How Britton & The Sting Is Fueling Britton Smith's Personal Liberation | Playbill

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News How Britton & The Sting Is Fueling Britton Smith's Personal Liberation The Broadway alum is finding peace and purpose with The Realness Project, a full-length album from his funk liberation band.
Britton Smith performing at Juneteenth Jubilee Brian Russell Carey

While theatre is on pause, Britton Smith is pursuing freedom through his music with Britton & The Sting.

At the beginning of the song "Drop," Smith exclaims, “If you’re heavy, get light now, now, now, now; this is your chance now, now, now.” It feels like the perfect distillation of the band’s manifesto.

Britton & The Sting is more than a funk liberation band, it’s a collective of artists who provide an intergalactic, Afrofuturistic sanctuary of healing whenever and wherever they take the stage. Smith, as the lead singer, has a magnetic stage presence that is rooted in vulnerability. Embracing his own authenticity encourages the audience to express the most unapologetic version of themselves as well. It's an environment that has led to strangers dancing together in fellowship, spontaneous three-part harmonies breaking out, and the impromptu passing of the metaphorical plate as if it was a Sunday morning church service.

Josh Dawson, Daniel Winshall, Britton Smith, and Josh Roberts
Josh Roberts

The band has been providing medicinal hope since it was founded in 2018. “I’ve always written music,” says Smith. “I had a moment one night in a cab where the taxi driver spoke a prophetic word over my life and told me to start a band. It was a wild and holy moment. I knew who to call and named us 'The Sting.'”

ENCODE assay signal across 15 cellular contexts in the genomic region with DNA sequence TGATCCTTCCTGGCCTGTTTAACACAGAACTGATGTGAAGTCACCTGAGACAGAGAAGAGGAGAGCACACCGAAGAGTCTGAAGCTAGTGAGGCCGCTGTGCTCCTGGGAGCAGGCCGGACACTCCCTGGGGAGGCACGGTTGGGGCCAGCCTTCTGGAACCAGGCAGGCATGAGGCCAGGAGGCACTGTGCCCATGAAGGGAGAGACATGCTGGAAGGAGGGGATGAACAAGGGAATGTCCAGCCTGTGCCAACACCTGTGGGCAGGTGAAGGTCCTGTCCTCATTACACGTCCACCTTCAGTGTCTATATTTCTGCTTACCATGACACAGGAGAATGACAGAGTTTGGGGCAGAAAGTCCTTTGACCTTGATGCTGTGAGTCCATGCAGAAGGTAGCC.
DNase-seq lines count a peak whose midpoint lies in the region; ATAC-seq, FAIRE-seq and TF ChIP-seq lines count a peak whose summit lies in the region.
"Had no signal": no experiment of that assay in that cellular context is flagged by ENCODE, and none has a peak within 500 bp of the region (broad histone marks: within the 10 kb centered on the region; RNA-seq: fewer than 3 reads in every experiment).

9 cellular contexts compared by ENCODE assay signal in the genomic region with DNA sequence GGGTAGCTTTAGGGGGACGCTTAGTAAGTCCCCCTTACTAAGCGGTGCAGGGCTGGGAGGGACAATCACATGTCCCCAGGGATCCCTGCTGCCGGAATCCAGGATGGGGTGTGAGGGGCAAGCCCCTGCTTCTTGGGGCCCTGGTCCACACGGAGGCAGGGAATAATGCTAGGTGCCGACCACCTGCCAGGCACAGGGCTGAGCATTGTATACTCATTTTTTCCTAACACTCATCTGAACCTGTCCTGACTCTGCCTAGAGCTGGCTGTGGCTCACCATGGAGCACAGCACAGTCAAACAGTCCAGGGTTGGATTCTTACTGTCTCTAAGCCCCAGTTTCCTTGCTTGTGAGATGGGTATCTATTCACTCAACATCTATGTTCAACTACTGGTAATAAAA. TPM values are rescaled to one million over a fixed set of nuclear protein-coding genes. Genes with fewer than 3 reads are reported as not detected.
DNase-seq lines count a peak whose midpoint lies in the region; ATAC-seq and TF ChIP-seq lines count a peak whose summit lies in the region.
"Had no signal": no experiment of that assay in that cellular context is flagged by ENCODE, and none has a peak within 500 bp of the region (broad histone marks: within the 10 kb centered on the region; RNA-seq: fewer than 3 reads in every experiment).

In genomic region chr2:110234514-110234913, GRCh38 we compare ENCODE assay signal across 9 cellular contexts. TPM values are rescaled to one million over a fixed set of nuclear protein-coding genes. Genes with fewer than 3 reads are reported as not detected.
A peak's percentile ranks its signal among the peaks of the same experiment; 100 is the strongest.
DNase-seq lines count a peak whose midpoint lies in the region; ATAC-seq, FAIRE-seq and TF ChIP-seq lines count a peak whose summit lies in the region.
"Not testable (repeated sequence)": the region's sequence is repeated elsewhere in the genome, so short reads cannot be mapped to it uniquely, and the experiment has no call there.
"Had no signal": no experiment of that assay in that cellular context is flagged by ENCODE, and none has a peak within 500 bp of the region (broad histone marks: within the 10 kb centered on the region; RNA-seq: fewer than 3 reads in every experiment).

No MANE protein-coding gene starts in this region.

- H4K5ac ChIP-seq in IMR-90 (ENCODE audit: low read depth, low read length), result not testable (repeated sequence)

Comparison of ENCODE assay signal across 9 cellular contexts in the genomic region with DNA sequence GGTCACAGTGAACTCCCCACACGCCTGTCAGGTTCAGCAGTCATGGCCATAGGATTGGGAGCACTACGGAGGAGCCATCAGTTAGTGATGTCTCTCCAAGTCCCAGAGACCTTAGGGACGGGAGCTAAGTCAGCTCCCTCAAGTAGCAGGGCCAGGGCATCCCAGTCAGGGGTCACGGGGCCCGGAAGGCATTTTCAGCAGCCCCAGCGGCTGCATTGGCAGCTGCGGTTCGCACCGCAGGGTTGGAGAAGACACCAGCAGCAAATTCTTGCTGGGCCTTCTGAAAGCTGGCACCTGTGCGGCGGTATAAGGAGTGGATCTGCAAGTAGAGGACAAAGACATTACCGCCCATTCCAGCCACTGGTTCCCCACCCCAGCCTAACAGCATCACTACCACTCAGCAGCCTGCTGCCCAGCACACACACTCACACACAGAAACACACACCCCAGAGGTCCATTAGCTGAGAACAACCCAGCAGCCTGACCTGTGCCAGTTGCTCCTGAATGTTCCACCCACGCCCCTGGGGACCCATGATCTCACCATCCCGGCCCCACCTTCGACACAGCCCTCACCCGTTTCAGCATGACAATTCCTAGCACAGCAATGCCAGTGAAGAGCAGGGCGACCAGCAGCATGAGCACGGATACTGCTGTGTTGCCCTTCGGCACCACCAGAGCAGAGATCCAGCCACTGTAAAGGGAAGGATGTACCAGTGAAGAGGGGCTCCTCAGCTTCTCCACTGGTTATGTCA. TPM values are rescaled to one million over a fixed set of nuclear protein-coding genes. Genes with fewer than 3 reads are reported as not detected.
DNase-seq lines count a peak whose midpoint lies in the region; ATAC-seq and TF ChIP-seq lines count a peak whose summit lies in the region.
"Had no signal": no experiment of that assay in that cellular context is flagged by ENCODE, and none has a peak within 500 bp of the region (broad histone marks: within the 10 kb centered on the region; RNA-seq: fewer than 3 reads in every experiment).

The Sting includes Josh Dawson (music director/keys), Josh Roberts (drums), Tiffany Mann (background vocals), Amber Iman (background vocals), Aisha Jackson (background vocals), C Stones (background vocals), Eli Menezes (guitar), Daniel Winshall (Bass), and “a number of Tribe mates who attend our shows, pray for the journey, and rock with us always in full participation. They, too, are The Sting.”

Since then, the band has played various venues around New York City, including Nublu (which resulted in a Live at Nublu EP) and a residency at Rockwood Musical Hall. The pandemic hasn’t slowed them down, as they participated in the The Blacksmith’s Juneteenth Jubiliee, earned a nod as a standout entry for NPR’s Tiny Desk contest, and are currently at work on a full-length album called The Realness Project.

Smith has been seen on Broadway in Be More Chill, Shuffle Along, or, the Making of the Musical Sensation of 1921 and All That Followed, and After Midnight. He is also a co-founder and President of Broadway Advocacy Coalition, an organization launched in 2016 that focuses on dismantling racism through collaborations at the intersection of artistry and law.

Get to know Smith more in the Q&A below.

Britton & The Sting's Aisha Jackson, Tiffany Mann, and Josh Dawson performing at Juneteeth Jubilee Brian Russell Carey

What project(s) are you working on currently?
I'm working on a full-length album with my band Britton & The Sting. We’re working primarily at a studio in Los Angeles. Being that we all live in New York, we found the opportunity during quarantine to work on the project without the obligation of that New York hustle pulling us into other webs of opportunity. This project has been my medicine, my peace, and my mirror. I’m experiencing a bravery that I’ve never had before.